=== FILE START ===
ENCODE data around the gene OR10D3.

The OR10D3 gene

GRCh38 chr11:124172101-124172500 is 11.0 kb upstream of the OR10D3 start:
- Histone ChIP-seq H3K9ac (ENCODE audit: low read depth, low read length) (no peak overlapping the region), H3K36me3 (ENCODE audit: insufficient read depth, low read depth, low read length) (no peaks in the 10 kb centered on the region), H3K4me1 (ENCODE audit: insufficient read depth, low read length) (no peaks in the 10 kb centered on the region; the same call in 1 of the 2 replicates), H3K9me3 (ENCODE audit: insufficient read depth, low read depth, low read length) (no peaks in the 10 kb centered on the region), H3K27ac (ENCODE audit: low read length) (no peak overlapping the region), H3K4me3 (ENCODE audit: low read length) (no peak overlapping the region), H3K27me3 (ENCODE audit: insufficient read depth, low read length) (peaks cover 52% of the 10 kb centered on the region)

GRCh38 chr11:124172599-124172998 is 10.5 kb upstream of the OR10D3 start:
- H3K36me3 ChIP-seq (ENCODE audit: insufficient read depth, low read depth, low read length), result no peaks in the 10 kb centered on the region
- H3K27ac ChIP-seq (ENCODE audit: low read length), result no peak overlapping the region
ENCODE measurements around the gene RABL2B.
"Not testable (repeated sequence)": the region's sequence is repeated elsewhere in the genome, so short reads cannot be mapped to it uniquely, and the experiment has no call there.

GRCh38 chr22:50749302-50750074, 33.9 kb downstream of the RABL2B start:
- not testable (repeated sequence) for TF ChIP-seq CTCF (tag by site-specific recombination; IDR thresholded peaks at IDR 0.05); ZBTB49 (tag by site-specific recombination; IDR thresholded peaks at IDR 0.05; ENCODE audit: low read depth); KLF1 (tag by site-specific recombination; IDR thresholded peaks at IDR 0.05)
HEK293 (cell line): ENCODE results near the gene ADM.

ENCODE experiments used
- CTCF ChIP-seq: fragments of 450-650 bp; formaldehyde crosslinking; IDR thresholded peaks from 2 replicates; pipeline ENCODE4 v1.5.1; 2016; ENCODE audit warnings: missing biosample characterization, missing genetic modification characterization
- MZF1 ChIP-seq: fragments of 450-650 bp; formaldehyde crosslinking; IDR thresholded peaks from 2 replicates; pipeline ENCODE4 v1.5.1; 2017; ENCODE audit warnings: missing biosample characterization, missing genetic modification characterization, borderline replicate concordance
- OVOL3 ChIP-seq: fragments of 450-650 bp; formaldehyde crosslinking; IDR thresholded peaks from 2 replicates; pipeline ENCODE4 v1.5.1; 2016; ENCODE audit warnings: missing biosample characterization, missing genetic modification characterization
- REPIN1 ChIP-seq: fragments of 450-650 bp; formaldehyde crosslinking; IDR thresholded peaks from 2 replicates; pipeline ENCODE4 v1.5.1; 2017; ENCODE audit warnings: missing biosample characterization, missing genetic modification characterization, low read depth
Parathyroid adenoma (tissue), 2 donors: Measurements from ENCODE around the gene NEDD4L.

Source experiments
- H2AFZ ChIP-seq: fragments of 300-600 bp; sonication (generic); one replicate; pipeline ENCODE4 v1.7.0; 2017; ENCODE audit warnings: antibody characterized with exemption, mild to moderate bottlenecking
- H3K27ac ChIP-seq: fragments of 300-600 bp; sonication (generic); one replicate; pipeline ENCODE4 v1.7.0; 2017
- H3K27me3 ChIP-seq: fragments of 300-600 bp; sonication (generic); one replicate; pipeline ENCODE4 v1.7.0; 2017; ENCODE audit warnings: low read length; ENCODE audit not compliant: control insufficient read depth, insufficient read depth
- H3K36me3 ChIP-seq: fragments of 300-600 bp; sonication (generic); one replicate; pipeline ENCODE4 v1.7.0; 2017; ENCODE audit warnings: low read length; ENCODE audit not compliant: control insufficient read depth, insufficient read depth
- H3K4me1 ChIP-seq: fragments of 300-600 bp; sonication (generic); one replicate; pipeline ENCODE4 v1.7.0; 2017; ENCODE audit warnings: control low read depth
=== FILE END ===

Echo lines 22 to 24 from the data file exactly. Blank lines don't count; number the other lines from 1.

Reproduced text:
- H3K27me3 ChIP-seq: fragments of 300-600 bp; sonication (generic); one replicate; pipeline ENCODE4 v1.7.0; 2017; ENCODE audit warnings: low read length; ENCODE audit not compliant: control insufficient read depth, insufficient read depth
- H3K36me3 ChIP-seq: fragments of 300-600 bp; sonication (generic); one replicate; pipeline ENCODE4 v1.7.0; 2017; ENCODE audit warnings: low read length; ENCODE audit not compliant: control insufficient read depth, insufficient read depth
- H3K4me1 ChIP-seq: fragments of 300-600 bp; sonication (generic); one replicate; pipeline ENCODE4 v1.7.0; 2017; ENCODE audit warnings: control low read depth